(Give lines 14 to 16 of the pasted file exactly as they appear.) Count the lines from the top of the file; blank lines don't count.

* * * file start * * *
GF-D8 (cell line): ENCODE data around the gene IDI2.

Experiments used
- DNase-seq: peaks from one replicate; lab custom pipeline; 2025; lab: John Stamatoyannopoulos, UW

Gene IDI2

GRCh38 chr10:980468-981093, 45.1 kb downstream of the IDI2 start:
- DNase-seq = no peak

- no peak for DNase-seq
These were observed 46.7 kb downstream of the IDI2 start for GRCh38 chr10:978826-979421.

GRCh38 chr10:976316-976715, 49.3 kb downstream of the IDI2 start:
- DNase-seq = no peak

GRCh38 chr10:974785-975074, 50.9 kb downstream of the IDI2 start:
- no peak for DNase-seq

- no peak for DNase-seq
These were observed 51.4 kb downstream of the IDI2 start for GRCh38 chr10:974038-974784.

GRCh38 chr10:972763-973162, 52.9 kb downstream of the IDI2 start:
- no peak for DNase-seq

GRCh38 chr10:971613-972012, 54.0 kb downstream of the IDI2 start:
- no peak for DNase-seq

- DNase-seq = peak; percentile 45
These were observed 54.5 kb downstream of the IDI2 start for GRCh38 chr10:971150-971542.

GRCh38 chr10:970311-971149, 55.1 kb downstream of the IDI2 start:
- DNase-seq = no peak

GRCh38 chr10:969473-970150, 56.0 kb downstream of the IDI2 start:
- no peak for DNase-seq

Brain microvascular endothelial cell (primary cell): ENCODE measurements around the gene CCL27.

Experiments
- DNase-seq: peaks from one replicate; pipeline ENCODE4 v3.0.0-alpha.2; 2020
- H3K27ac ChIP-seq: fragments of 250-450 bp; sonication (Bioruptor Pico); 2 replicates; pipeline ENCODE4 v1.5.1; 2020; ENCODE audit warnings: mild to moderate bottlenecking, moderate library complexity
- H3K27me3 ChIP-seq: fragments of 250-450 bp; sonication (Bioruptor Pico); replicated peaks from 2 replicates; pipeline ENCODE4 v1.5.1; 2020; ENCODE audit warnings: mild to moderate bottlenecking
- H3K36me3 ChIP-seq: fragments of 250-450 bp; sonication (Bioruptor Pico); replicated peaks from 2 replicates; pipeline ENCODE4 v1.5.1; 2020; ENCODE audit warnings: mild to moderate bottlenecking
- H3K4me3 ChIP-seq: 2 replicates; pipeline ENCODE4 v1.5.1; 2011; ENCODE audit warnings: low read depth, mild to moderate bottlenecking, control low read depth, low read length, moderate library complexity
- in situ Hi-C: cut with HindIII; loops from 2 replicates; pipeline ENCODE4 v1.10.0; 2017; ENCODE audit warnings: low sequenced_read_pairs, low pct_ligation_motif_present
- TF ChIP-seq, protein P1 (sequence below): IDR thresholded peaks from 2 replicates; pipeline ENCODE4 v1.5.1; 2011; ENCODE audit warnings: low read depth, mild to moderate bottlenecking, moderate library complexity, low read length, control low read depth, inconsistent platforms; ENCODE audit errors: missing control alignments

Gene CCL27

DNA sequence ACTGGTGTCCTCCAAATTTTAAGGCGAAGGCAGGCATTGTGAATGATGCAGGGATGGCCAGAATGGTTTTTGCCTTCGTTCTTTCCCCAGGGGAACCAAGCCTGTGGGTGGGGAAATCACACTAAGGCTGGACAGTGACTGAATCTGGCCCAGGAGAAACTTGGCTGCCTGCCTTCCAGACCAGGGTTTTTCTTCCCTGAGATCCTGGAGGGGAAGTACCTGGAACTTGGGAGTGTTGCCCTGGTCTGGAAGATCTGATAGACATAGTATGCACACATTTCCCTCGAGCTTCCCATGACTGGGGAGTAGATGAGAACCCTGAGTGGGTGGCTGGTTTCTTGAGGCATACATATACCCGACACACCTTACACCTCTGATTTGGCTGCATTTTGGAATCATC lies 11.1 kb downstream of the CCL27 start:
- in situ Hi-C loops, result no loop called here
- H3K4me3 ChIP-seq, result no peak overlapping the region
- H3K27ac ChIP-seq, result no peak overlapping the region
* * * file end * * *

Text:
These were observed 51.4 kb downstream of the IDI2 start for GRCh38 chr10:974038-974784.

GRCh38 chr10:972763-973162, 52.9 kb downstream of the IDI2 start:
- no peak for DNase-seq